I’m better than you and you know it!
Think about it. If I beat you easily every time we ever play chess, I am better than you at chess. If I beat you at wrestling, I am better than you at wrestling, and so on. There is nothing wrong with that. It is actually perfectly normal and inescapable.
Everyone in this world is inferior to most everyone else on some level, and better than everyone else on almost none.
So get used to it. We aren’t equal. I am better than you. At least at something. If I am paid more, that means I am (quite literally) worth more.
The question is not whether one person is better or worth more or superior to another in any particular skill, or even in all skills together, though. Even if someone was better than every single other person in the world at everything you could possibly measure each other by, his life would not be worth more. He would be worth more, but his life wouldn’t. Our lives are all equal before God, each one worthy of living, each one equally free to be saved, each one equally loved by God.
So if I say I am better than you, I am not talking about in that sense — quite simply because you can’t say it in that sense. People try, but they are stating an oxymoron. The value of your life is not predicated on what you do with it.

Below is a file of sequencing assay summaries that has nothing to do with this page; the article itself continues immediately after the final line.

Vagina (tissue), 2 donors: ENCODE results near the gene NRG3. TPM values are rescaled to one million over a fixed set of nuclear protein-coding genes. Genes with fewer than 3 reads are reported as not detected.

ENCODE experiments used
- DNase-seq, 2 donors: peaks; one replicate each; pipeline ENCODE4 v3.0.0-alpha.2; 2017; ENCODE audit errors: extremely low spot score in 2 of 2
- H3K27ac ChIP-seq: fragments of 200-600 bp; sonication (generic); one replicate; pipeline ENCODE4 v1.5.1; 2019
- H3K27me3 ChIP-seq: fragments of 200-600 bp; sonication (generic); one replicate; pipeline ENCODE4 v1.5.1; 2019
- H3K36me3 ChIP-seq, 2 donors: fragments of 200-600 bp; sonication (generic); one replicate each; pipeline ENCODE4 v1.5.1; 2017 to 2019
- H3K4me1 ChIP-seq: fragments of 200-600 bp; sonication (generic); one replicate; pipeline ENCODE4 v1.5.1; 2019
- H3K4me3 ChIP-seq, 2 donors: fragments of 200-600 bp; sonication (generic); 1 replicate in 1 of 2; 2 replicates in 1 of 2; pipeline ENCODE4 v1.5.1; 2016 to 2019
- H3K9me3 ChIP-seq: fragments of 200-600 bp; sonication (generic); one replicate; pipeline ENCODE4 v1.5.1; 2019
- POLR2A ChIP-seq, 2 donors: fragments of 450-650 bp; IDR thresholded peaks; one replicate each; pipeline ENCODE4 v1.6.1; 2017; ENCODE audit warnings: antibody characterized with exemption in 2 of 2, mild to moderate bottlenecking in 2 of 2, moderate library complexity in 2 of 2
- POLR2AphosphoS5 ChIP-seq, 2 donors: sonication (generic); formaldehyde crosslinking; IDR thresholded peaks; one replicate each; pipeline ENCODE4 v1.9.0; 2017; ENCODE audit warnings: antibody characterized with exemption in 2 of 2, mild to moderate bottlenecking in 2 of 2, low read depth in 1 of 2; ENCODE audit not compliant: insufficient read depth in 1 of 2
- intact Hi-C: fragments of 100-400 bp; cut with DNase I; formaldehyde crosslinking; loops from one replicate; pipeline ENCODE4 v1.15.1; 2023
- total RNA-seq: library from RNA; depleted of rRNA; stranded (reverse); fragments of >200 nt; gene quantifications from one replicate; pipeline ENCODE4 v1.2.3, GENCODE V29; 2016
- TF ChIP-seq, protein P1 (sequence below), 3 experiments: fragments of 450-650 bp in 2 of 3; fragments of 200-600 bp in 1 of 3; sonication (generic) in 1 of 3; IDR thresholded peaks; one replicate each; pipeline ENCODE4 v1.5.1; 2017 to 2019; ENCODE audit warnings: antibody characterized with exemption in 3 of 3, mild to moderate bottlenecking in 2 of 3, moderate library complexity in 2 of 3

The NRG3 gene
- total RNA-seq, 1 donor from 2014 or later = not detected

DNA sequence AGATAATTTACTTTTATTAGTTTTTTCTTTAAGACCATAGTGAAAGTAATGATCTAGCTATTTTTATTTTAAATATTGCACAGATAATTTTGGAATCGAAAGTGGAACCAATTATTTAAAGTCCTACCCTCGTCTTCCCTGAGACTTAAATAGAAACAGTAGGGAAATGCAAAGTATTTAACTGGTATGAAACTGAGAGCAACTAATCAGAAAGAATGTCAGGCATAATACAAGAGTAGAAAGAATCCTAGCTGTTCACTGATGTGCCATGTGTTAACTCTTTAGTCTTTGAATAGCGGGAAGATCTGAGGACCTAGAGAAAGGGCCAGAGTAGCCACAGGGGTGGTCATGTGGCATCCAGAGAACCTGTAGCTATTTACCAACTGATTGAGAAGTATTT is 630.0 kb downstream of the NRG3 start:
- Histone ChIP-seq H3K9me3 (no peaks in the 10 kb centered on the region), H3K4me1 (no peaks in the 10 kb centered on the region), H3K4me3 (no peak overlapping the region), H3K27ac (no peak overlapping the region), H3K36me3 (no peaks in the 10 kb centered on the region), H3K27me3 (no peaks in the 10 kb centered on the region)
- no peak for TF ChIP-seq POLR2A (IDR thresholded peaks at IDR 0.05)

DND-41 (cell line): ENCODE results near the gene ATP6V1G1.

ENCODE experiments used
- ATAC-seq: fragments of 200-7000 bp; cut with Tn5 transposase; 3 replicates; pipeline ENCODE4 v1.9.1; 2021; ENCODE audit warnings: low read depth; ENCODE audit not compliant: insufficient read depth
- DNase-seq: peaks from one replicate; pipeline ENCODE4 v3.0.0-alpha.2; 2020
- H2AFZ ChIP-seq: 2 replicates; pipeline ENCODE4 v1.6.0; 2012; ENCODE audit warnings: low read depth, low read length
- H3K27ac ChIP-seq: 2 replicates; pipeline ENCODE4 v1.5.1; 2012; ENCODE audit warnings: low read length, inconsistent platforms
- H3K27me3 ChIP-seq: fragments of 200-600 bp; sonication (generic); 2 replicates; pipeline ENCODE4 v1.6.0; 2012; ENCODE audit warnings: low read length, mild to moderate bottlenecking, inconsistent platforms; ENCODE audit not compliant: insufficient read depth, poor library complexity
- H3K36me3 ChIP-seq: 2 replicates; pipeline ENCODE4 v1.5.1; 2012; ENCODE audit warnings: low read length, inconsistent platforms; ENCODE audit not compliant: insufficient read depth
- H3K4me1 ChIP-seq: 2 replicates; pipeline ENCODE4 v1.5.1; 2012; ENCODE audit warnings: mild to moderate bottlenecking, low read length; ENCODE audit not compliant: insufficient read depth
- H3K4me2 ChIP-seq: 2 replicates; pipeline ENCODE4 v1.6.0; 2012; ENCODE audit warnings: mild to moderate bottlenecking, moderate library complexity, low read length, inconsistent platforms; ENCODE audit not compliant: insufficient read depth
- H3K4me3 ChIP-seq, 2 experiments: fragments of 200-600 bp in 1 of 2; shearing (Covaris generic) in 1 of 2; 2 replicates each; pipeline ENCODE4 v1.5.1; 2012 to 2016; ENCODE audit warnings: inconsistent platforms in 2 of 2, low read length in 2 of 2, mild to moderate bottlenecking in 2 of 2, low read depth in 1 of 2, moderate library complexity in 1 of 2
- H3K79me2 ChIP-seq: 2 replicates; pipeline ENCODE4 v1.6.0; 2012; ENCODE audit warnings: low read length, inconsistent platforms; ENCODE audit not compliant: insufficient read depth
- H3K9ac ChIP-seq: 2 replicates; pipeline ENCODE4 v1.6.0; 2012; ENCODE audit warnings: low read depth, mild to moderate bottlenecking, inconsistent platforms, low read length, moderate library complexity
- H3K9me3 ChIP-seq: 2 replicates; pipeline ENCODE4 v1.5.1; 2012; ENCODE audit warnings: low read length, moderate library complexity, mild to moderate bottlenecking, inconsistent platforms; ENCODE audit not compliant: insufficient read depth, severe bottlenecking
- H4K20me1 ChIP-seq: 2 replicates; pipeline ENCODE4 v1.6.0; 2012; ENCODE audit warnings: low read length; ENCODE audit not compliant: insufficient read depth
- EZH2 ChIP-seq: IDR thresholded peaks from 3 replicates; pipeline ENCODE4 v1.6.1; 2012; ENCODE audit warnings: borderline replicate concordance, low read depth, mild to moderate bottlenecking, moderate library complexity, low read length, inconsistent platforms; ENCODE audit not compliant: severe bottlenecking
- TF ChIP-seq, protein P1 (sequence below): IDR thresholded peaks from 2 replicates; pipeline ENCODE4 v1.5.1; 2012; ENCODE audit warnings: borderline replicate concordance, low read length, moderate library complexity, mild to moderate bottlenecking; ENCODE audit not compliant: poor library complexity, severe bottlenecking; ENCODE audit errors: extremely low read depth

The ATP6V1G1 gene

But does that mean I should say I am better than you, even when I am referring to intelligence, or vocabulary, or wrestling or chess skills? Should I be proud of it?
Well, proud has a couple of meanings. It can mean justly pleased with something, or inordinately pleased with something. I can be proud of my friends for the way they help me around with everything, or even proud of the fact that I can handle situations even at their worst (no, I’m not exaggerating!). I can also be arrogant and condescending about both facts.
This arrogance, occurs, I believe, when we get the two kinds of worth that I just talked about mixed up. If we begin to imagine that our value makes our lives any more valuable than anyone else’s life, then we become condescending and arrogant. If we see everyone as having something that they are better than us at, and value them for it, then honest appreciation for our own value is perfectly healthy.
Here is the key: if your appreciation for your own skills or value makes you thankful — honestly thankful — then it isn’t arrogance. If it makes you condescending, then it is the bad kind of pride.
So yes, I am better than you, and proud of it, but you are also better than me. And you should be proud and thankful for it.
That was probably, honestly, the most confusing article I have ever written… hopefully you all will be able to understand it.
PS: My regular readers will have to wait for my future posts for a little while (till the end of my Final A Level Exams). Pray for yourself and me too..! If I do survive till the end of my exams, you’ll be lucky enough to hear more of my ideas/philosophies regarding life and my dear Pakistan (got loads of them popping in my mind!)
Till next time, be happy and keep others happy!